Victoria Bretton Has Been Working for 10 Years to Get Answers – Where’s Scientology and the Aftermath?

The Death of Kyle Brennan

When will Scientology and the Aftermath have an episode on The Death of Kyle Brennan?

With all the episodes of family members fighting with each other on Scientology and the Aftermath, which have nothing to do with David Miscavige or any of the people who are actually responsible for abuse in Scientology, there is one story that doesn’t seem to be worthy of the “brave” TV series. But this story goes right to the heart of what a series like this should be exposing about Scientology.

It involves the death of a young man who was connected to David Miscavige’s own sister, and which happened in a Scientologist’s house right in the heart of Clearwater. As with so many deaths associated with Scientology, it has so many questions which need answers.

Where’s Leah Remini, Mike Rinder and Scientology and the Aftermath?

kyle Brennan

kyle brennan death

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jere Lull (38 years recovering)
jere Lull (38 years recovering)

You seem to be taking “Aftermath” to task for not airing what little (as I recall) is known about Kyle Brennan’s death, seemingly implying that Mike or Leah is/are somehow complicit. If you have solid, verifiable information, why not do some completed work — scn’s CSW — and assemble it into a package they can USE. I’m not trying to “ding” you, because I’ve found in many years of trying to get things done that the person best suited to get important work done, the best person for the job is he or she who CARES about it being done and doesn’t hve a dog in the fight — an otherwise uninvolved outsider. I’ve been a leader in Mensa for awhile and have gotten somewhat famous for the sentiment:”That’s a GREAT idea! DO it.” (Mensa is a volunteer-run social group of folks who score in the top 2% of standardized IQ tests. They’re prone to saying “You– the elected leaders — should do [something that they want done.] Trouble is, those leaders are already working hard doing what we’re doing, often hard enough that Mensa isn’t as much fun as we want; we need more hands on deck and you’ve just nominated yourself. Sorry if I’ve come off a bit snippy, but it’s a peeve I’ve developed. Similarly, if I have a ‘great idea’, I then dig in and do it, checking first to see if someone else has started work on the idea and could use my help rather than our possibly working at cross-purposes.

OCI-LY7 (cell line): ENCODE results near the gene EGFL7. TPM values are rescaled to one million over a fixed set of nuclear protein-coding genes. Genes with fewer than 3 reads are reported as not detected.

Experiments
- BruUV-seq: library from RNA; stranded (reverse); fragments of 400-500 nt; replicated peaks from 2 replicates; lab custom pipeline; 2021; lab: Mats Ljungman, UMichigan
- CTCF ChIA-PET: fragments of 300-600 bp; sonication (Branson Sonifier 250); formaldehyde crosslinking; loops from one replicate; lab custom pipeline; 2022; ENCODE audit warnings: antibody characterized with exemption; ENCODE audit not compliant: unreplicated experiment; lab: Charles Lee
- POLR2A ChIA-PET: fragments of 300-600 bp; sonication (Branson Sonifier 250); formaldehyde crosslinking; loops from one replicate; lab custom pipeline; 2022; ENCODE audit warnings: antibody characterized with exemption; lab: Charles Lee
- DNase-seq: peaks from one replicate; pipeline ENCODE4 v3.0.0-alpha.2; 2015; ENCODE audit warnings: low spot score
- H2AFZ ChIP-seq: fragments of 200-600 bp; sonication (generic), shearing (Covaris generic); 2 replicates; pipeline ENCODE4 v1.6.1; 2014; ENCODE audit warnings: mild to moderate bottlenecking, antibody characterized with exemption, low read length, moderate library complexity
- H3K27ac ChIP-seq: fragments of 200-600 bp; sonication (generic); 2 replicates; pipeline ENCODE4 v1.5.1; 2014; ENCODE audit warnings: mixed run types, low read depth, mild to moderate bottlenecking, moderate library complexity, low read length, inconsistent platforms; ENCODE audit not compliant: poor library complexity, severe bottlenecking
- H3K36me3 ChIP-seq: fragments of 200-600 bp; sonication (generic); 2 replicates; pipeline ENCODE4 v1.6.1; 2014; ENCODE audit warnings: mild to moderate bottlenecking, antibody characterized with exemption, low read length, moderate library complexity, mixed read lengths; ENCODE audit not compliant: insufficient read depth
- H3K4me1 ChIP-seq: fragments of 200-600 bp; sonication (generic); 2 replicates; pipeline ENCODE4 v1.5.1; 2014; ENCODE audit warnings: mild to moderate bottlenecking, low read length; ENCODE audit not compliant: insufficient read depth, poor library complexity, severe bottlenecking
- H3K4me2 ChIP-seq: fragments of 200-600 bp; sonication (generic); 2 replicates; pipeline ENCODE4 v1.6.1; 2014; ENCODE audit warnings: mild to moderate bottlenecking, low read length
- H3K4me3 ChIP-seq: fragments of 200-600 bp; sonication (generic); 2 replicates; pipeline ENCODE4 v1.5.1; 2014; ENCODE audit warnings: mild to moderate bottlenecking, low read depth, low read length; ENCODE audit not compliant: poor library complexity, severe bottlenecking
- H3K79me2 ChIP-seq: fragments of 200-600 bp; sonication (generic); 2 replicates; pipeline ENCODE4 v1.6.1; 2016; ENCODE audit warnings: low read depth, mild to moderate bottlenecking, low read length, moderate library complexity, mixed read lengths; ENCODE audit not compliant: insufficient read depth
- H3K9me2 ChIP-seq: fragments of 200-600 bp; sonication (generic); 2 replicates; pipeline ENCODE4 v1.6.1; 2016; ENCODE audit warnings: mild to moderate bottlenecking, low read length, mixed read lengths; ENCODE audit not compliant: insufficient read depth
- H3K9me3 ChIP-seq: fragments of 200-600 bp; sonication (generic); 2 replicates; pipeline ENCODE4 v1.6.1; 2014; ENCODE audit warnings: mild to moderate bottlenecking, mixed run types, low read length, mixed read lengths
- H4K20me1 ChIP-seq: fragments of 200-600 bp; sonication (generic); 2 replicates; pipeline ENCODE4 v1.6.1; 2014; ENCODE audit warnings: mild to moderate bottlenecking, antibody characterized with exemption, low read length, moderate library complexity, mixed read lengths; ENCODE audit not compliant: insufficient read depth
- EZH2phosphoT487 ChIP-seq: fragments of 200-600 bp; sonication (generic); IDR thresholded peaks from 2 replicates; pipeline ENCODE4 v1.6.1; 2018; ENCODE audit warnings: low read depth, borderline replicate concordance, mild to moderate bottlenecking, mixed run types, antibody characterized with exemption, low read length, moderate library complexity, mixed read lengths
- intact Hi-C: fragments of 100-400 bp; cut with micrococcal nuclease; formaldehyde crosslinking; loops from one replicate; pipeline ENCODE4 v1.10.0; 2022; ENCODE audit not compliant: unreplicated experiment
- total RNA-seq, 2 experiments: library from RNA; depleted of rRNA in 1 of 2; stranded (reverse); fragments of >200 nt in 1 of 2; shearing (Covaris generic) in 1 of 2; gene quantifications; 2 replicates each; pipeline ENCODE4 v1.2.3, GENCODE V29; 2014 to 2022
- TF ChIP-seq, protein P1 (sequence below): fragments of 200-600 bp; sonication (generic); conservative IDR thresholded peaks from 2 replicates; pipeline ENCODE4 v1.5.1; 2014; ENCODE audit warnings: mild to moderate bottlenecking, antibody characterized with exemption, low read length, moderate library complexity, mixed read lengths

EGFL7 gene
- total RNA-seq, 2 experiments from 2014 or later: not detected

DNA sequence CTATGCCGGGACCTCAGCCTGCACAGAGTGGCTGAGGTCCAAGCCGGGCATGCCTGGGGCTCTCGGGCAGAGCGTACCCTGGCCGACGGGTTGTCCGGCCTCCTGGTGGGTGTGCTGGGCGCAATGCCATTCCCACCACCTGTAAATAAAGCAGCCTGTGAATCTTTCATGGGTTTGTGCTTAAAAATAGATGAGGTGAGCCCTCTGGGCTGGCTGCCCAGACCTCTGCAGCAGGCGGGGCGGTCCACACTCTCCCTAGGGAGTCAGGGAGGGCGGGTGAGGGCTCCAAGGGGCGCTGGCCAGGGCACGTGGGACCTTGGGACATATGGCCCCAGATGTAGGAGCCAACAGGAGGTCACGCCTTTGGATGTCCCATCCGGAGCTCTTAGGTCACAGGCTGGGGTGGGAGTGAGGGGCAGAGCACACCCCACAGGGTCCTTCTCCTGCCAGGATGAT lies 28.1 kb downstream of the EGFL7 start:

I take a little offense that you seem to be equating opposition to the widely-documented abuses of scientology as being a generic”Anti-cult” protest, a blanket condemnation of any “church” whose tenents we disagree with. Tell us true: Did you join scn as a religion, or were you like most of the scientologists I’ve known and talked to in the subject? At first, scn promised to be a new *science* of mental health, which guaranteed that every adherent would attain superior mental and emotional well-being. I didn’t know about the “religion angle” until about 5 years into my quest for those superhuman abilities. I DID do the minister’s course because it was required, Never donned the Catholic collar; wouldn’t have if asked to, as I knew it to be a lie and I can’t lie convincingly; Friends have told me that I look SO funny when I’ve tried. That’s why I’m such a poor salesman. I have to be totally convinced of the product’s superiority over the competition. As a programmer, I was often asked if my code was ‘right’. At best, I could only say it passed the tests I threw at it, which was usually sufficient. At the last place I worked, A co-worker tried out some code I’d written to support his coding efforts and it failed. He was SO convinced that he was the one in error, i finally barked “I made a mistake. Please get over it.” Co-workers around us got a chuckle out of that. Our shop was perfectionist and responsible. If something blew up, we got high marks for findin the cause, even if — particularly if — we’d caused it somehow. ‘Twas really strange after the beatings that were usual when small mistakes were made doing scn posts. As a programmer, some of the mistakes we made could easily be the cause of millions of dollars’ loss if not caught and corrected in the next hour or so. (We managed a few billion dollars in stock portfolios.)